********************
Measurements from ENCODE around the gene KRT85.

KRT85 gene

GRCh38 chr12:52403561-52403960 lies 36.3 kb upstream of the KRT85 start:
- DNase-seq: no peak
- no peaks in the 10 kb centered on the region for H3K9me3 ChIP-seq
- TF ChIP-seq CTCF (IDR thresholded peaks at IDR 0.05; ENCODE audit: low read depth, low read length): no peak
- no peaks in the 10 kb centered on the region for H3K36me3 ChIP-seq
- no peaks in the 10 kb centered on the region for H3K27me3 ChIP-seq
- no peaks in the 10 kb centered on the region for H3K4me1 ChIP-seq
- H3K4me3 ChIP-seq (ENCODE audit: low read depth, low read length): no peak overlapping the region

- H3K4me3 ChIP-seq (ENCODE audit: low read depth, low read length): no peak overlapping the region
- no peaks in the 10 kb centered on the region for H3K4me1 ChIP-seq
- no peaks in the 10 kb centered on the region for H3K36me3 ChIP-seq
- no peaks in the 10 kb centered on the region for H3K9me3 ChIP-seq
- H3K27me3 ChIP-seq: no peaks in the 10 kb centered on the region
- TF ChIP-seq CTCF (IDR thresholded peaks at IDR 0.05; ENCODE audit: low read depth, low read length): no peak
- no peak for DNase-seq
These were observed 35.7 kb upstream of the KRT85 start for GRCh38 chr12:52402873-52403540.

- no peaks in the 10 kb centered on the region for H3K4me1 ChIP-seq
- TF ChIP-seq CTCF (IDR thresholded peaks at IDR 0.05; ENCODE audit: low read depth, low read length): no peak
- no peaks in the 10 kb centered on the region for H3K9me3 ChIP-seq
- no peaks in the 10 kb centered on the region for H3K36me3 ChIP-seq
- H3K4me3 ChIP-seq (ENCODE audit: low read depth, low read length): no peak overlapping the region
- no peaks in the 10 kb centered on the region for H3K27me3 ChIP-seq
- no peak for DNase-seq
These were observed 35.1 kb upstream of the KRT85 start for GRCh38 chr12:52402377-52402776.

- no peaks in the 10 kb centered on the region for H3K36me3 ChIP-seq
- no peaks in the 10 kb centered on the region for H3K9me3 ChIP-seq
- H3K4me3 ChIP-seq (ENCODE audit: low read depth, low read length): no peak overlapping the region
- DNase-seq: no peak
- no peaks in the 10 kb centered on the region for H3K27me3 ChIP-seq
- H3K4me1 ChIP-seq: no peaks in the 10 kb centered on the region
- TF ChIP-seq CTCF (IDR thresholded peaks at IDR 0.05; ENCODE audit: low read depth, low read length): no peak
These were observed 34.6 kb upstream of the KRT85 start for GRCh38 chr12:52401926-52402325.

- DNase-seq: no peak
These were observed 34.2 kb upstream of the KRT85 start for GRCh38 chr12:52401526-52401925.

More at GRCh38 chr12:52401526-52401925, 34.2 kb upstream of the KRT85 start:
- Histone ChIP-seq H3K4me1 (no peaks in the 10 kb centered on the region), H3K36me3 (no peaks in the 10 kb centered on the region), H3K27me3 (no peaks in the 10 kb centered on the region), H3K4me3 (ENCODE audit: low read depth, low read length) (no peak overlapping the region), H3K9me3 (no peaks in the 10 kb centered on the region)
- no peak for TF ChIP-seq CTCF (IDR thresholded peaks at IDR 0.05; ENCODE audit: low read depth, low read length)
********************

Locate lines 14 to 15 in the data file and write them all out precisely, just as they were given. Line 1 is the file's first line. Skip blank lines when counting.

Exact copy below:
- no peaks in the 10 kb centered on the region for H3K9me3 ChIP-seq
- H3K27me3 ChIP-seq: no peaks in the 10 kb centered on the region